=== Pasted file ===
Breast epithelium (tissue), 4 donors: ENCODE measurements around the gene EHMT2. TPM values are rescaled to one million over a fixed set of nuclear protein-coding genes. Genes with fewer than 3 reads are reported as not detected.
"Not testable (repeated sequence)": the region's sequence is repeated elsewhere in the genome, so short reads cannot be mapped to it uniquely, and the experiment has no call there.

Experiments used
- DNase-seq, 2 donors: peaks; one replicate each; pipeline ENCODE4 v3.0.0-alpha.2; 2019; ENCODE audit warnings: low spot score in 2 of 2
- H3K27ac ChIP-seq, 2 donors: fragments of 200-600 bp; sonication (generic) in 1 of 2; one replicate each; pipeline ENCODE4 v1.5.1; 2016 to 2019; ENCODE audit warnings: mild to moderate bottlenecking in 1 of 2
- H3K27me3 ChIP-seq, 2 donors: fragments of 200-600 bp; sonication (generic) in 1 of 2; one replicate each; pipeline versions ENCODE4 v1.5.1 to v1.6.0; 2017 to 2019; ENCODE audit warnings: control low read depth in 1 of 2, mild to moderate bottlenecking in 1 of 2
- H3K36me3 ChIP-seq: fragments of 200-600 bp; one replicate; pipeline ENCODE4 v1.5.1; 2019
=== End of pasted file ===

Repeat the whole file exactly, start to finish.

Breast epithelium (tissue), 4 donors: ENCODE measurements around the gene EHMT2. TPM values are rescaled to one million over a fixed set of nuclear protein-coding genes. Genes with fewer than 3 reads are reported as not detected.
"Not testable (repeated sequence)": the region's sequence is repeated elsewhere in the genome, so short reads cannot be mapped to it uniquely, and the experiment has no call there.

Experiments used
- DNase-seq, 2 donors: peaks; one replicate each; pipeline ENCODE4 v3.0.0-alpha.2; 2019; ENCODE audit warnings: low spot score in 2 of 2
- H3K27ac ChIP-seq, 2 donors: fragments of 200-600 bp; sonication (generic) in 1 of 2; one replicate each; pipeline ENCODE4 v1.5.1; 2016 to 2019; ENCODE audit warnings: mild to moderate bottlenecking in 1 of 2
- H3K27me3 ChIP-seq, 2 donors: fragments of 200-600 bp; sonication (generic) in 1 of 2; one replicate each; pipeline versions ENCODE4 v1.5.1 to v1.6.0; 2017 to 2019; ENCODE audit warnings: control low read depth in 1 of 2, mild to moderate bottlenecking in 1 of 2
- H3K36me3 ChIP-seq: fragments of 200-600 bp; one replicate; pipeline ENCODE4 v1.5.1; 2019